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If I lose my ID papers, credit cards or passport in the US, in order to report the loss, do I have to go to a specific type of police station (city, transit, state police), or could I just go to any of them, the closest police station when I notice I lost them?

EDIT : It looks like it all depends on the precise area I lost my papers. So if I notice the loss after a while - and as I lost them, I don't know where they are - how could I determine the precise area I lost them? Say I visit city A on day 1, city B on day 2, I notice on day 2 I lost them, maybe in city A, do I have to go back to city A?

As @Relaxed said, the French consulate requires a police report as a proof of loss/robbery. It sounds also natural - in France, at least - that police reports of loss/robbery are the standard proof to show to insurances for claims.

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    Why would you report it to the police at all? It would never occur to me to do so outside the US, I'd just head straight for the nearest consulate. – Dave Mar 3 '15 at 14:50
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    @Dave French consulates (maybe others too but I think that Vince, like myself, is a French citizen) generally expect a police report if your ID was stolen. There are probably ways around that requirement, especially if you are in a country where the police is not particularly helpful, but in principle that's the first thing you are supposed to do. – Relaxed Mar 3 '15 at 15:24
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    @Relaxed Presumably, the French consulate could help you figure out where to file the police report if you don't know, right? So if you're unsure, you still might go to the consulate first. – cpast Mar 3 '15 at 16:45
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As with all police matters, it is probably best to go to the police station that covers the smallest area that you are within.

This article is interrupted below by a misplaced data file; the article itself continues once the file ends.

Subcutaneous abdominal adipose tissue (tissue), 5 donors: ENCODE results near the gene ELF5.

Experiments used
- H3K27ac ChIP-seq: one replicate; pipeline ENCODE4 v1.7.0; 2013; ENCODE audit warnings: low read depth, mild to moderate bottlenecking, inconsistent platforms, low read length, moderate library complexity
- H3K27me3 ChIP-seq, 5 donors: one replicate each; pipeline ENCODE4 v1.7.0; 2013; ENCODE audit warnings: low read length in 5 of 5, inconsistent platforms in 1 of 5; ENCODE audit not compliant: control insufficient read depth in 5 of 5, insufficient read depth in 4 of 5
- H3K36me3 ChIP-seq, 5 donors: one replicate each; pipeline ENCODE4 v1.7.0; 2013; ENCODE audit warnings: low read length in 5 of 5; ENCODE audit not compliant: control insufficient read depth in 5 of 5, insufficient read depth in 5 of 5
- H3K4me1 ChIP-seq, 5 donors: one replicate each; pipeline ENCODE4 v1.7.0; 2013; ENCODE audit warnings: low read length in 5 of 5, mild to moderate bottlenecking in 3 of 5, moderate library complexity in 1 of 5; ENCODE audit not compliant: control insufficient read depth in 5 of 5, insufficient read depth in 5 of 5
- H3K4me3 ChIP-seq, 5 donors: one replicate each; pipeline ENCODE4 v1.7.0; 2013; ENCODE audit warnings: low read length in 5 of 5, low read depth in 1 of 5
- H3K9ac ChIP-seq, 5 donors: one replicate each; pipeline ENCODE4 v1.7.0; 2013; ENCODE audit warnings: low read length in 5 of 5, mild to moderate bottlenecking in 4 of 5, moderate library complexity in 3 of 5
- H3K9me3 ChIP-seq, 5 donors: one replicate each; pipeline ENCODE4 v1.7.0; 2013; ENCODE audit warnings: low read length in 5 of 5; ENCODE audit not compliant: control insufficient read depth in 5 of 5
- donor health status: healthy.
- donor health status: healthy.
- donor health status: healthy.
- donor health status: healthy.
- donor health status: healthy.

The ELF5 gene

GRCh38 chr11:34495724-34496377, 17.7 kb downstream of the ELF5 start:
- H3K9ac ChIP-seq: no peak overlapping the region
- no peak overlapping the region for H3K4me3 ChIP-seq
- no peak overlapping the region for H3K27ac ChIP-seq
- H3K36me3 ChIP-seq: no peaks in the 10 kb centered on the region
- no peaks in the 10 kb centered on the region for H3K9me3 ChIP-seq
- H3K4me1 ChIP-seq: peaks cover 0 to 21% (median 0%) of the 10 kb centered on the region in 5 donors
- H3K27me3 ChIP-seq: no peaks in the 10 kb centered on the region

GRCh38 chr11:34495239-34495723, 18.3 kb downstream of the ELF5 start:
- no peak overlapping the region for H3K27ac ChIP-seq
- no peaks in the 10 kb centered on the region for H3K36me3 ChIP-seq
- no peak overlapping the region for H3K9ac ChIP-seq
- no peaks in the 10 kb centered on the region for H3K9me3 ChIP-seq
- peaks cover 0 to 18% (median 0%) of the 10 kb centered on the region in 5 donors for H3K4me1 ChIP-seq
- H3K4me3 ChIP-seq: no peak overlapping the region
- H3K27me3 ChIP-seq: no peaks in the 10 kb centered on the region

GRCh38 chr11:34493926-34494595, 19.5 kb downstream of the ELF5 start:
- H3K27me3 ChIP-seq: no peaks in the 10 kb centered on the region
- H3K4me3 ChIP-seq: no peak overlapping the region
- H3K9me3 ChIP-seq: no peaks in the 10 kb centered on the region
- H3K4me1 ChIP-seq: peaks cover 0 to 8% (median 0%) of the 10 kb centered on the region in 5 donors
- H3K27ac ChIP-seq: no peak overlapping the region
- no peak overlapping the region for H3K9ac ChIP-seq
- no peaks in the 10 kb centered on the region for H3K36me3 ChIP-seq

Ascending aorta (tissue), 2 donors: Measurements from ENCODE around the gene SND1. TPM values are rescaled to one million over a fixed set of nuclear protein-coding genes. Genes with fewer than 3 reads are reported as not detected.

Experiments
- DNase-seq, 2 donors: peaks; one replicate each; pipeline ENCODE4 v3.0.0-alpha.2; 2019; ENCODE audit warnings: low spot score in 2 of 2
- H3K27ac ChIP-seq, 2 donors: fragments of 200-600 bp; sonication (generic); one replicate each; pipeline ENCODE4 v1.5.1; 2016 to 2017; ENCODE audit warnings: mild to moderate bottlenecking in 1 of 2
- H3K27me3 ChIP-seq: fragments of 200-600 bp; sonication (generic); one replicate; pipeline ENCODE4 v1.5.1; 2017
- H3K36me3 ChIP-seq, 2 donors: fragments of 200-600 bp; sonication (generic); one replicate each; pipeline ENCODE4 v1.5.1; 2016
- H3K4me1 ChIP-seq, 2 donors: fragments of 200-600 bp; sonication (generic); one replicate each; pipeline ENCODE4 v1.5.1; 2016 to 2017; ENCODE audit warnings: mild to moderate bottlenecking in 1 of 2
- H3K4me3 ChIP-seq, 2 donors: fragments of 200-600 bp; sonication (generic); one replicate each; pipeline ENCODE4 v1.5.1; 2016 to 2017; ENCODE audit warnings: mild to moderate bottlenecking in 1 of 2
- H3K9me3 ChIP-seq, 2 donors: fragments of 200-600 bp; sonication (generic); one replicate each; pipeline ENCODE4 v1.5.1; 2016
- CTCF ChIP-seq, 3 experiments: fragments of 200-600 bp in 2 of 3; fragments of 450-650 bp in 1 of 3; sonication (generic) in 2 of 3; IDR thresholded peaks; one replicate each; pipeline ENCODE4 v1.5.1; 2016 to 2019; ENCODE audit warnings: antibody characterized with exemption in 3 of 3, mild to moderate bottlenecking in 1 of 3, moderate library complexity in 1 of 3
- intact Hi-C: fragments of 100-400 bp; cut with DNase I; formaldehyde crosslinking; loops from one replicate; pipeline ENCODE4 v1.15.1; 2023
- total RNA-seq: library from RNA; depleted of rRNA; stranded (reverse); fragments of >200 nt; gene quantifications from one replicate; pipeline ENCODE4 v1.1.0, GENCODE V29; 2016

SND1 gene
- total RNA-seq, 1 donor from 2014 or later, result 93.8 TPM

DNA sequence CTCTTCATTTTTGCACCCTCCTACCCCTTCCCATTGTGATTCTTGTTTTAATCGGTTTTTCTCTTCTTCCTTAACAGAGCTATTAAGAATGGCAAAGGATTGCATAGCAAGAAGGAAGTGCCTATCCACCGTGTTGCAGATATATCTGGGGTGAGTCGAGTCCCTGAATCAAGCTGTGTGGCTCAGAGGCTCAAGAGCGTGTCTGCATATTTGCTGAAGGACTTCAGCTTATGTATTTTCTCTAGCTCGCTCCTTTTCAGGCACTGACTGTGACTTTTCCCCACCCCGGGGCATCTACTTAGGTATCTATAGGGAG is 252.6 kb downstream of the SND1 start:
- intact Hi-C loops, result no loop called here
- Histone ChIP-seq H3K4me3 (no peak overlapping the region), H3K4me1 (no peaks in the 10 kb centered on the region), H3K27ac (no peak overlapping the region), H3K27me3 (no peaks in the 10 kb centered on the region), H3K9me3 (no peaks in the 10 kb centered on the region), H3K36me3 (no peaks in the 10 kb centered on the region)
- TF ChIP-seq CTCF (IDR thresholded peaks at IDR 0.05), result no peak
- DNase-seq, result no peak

• If you lost your papers in a train station (large enough to have its own transit police), go to the transit police.
  • If you lost your papers in a city, go to the city police.
  • If you lost your papers outside a city, go to the state police.

If you don't know whether you are within a city or not, ask somebody. In large metro areas there may be multiple city police agencies (for example, if you're in northeast Dallas, you might need to visit the Plano Police).

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    Note that some places have county police also. You also may find things like our <city name> metropolitan police--one department that covers not only the city but nearby developed areas also. – Loren Pechtel Mar 3 '15 at 3:10
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    Outside of a city, you might also want to go to the sheriff, depending on the county. Most counties will have a county police or a sheriff, but that isn't always the case. – cpast Mar 3 '15 at 3:15
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The United States has a very complicated law enforcement system, it's often difficult to tell the difference between police and private security. For example, New York City transit police are real police. The ones minding the trains in many smaller cities are not, yet they have uniforms, radios, guns etc.